During the first week, we dove right into the nitty gritty of everything we will love about being abroad, as well as the challenges we will endure. This included topics such as culture shock, or adjusting food and water; I have yet to get sick, Allhamdulila. Included in our orientation was a day dedicated to sightseeing the major sites of Rabat, where we toured through the fascinating Roman ruins of Chellah, saw the tombs of the previous King in the elaborate architecture of the Mausoleum of Mohammed V, and concluded with venturing through Kasbah de Oudaias, a 12th century gateway that leads into a charming neighborhood of white and blue houses overlooking the Atlantic.

After a few days into orientation, we were paired off and greeted by our host parents. We taxied over to the neighborhood L’Ocean, a quiet mosaic of tall apartments near the water.  I was thrilled to meet my host family, and equally “thrilled” to learn they did not speak a word of English.  This is the case with most host families that work with AMIDEAST, the program I am studying abroad through. This immersion technique has demonstrated improvement of a student’s language abilities, or in my case, skills in Charades.

Three weeks in, we have been saturated with information and the pace has stayed the same since orientation with the start of classes and participation in out-of-class cultural learning activities. As the dust settles and routine kicks in, I look forward to the learning this study abroad experience continues to hold. I plan to be abroad for the academic year to get a prolonged immersion experience, and this whirlwind of a start is only the beginning.

I’m in Ireland Right Now on Study Abroad!

I love this University, the people in it, and the things I get to do which right now includes the travel portion of my semester-long Ireland course through the College of Security and Intelligence. Follow my Facebook posts below to see what we’ve been doing…and just remember, as a student at ERAU you can do this too!

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Road Trippin’ – University isn’t just about studying – get out and experience the U.S.!

One of the greatest things about Prescott isn’t its surroundings (although they are GORGEOUS). The best thing about Prescott is its location between numerous travel destinations. Not only is it centrally located 4-5 hours between ~11 national parks, it is only 4 hours drive from Las Vegas and 6 hours drive from downtown LA. Those locations don’t appeal to you? No problem, check out Lake Powell, or SixFlags Magic Mountain in CA, the Grand Canyon, or Moab, UT, or…..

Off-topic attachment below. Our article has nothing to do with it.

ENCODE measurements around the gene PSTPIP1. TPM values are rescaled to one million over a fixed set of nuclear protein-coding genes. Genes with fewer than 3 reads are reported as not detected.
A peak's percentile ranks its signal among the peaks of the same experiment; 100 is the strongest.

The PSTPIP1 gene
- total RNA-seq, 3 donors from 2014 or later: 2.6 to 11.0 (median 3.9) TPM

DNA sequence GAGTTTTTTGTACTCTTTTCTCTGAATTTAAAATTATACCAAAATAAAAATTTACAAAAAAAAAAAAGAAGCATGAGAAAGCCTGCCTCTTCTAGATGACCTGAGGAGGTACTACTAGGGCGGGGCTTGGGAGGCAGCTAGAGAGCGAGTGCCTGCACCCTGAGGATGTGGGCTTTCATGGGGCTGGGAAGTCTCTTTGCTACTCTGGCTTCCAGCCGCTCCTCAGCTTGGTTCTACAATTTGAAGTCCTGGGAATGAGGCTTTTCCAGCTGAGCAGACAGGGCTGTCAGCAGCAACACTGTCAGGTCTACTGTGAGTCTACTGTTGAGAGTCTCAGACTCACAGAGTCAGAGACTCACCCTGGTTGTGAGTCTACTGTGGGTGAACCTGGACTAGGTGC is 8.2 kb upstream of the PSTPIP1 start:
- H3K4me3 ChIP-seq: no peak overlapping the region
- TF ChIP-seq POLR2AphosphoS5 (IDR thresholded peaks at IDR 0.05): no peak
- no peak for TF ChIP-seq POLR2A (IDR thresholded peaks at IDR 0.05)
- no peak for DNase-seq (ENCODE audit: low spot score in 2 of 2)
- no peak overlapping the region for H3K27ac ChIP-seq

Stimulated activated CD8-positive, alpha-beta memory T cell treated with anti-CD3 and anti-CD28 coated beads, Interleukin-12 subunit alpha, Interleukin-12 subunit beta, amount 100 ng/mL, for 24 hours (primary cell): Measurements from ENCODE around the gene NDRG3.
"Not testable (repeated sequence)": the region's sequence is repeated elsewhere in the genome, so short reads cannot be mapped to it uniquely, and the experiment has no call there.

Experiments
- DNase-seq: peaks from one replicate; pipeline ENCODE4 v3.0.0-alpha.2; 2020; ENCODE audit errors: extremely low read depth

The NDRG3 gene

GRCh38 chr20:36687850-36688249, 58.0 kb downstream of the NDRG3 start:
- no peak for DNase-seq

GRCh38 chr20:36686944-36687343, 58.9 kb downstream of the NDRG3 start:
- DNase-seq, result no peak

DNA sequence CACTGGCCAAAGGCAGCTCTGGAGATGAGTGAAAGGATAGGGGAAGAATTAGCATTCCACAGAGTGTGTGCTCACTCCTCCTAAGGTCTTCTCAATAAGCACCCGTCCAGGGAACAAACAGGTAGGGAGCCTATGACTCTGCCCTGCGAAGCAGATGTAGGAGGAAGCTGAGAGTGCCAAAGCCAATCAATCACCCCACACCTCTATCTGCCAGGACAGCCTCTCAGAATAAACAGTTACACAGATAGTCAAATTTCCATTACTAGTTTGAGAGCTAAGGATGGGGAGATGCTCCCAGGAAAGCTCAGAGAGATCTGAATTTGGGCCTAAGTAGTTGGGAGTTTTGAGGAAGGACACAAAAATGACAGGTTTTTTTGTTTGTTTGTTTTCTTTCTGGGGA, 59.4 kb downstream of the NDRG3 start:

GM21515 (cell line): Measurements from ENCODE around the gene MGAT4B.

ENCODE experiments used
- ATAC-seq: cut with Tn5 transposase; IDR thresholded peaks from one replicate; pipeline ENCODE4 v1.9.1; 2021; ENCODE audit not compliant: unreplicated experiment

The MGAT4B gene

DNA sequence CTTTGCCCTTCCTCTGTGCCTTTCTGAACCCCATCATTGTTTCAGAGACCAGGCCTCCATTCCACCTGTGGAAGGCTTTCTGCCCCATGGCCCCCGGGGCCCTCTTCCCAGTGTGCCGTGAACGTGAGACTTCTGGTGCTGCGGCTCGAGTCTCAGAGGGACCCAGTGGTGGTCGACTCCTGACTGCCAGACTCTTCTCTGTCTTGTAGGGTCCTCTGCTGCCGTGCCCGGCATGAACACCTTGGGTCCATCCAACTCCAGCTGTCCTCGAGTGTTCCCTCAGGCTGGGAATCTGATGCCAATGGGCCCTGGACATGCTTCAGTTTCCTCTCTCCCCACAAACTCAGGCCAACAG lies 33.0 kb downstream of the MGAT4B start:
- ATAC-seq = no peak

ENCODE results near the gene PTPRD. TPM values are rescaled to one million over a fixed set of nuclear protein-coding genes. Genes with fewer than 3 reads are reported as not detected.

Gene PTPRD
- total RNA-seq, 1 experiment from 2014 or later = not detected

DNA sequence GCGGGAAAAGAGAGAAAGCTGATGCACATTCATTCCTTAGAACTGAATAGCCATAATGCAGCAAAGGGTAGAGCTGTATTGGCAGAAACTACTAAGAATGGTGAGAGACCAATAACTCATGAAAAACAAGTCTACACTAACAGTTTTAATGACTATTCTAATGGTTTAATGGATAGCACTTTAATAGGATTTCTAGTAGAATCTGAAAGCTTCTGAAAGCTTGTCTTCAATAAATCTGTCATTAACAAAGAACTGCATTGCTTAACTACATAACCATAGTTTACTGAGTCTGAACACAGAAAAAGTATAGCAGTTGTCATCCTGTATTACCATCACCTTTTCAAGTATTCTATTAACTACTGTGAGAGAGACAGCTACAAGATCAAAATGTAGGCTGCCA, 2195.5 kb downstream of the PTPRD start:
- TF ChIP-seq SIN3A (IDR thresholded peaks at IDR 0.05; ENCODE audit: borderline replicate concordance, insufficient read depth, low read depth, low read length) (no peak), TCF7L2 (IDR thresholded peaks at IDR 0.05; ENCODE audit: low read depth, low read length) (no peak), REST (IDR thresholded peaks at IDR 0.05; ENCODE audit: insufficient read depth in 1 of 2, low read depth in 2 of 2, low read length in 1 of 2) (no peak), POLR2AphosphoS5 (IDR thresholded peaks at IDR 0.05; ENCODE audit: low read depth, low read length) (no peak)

You get the point. Check out the video below to see a few of the locations mentioned above, which I have had the amazing opportunity to visit! [And remember, I’m only a freshman!]

 

 

There are so many out of state road trip opportunities near to Prescott, when coupled with all the things there is to do IN Prescott you’ll never find yourself short on things to do.

Flying home for break?

 

 

 

 

 

 

 

If you plan on flying home for Christmas break it might be better to book those tickets now if you haven’t already!! Ticket prices can increase exponentially over the holidays as families try to get their loved ones together for the occasion, so don’t get stuck with out transportation or worse yet, a very expensive travel bill!!!

Most college students who have to fly home for the holidays buy their tickets months ahead of time. We like to do this because the tickets are cheaper, we can plan around our finals, and as Christmas gets closer we won’t spend most of your gift money on a plane ticket.

This is basically a plane ticket home from college

Buying a ticket and flying home by yourself may seem a little scary for those first timers but, don’t worry it’ll be fine. Its really not as difficult as it seems. What I would advise a first timer to do is research the luggage requirements, terminal location, and the baggage check process. Once you know what to do its really no big deal. It is also extremely important to arrive early at the airport and if possible have someone drive you. This way you don’t have to worry about parking a car or paying to park a car. It s a lot easier that way!!!

I hope these tips have been helpful 🙂 Happy Holidays Everyone!!!